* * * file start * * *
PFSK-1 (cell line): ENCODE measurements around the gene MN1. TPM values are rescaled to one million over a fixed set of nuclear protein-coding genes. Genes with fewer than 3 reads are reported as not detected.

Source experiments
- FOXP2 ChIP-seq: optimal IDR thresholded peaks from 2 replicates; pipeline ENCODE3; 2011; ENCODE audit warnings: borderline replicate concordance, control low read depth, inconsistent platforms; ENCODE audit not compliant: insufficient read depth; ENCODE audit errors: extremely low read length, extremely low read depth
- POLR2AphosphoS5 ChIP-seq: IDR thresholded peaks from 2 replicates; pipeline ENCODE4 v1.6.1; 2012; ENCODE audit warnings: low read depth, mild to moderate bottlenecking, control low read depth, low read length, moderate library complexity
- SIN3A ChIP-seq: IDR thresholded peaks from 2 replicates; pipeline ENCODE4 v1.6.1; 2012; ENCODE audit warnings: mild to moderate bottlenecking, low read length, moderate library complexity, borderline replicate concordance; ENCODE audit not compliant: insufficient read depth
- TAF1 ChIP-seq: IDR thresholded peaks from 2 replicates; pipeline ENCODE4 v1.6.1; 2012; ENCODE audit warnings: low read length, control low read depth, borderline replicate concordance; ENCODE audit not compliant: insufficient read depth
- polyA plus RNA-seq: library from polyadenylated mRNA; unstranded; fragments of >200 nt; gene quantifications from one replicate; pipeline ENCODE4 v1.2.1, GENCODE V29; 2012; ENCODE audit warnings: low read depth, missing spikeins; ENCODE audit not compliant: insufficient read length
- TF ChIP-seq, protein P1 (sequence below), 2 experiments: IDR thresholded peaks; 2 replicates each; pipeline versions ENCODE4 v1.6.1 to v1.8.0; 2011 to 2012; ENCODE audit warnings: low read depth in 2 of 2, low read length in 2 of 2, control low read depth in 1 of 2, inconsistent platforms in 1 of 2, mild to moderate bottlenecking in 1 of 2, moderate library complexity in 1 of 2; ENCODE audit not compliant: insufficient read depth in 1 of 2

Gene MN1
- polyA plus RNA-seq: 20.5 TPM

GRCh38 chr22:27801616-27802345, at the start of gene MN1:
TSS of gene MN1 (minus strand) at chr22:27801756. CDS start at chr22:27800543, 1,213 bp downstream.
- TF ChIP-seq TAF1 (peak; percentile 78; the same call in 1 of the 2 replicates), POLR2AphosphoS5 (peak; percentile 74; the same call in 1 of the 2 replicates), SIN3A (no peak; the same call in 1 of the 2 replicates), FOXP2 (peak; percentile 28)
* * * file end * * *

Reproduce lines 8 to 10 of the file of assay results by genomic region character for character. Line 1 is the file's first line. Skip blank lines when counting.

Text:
- TF ChIP-seq, protein P1 (sequence below), 2 experiments: IDR thresholded peaks; 2 replicates each; pipeline versions ENCODE4 v1.6.1 to v1.8.0; 2011 to 2012; ENCODE audit warnings: low read depth in 2 of 2, low read length in 2 of 2, control low read depth in 1 of 2, inconsistent platforms in 1 of 2, mild to moderate bottlenecking in 1 of 2, moderate library complexity in 1 of 2; ENCODE audit not compliant: insufficient read depth in 1 of 2

Gene MN1
- polyA plus RNA-seq: 20.5 TPM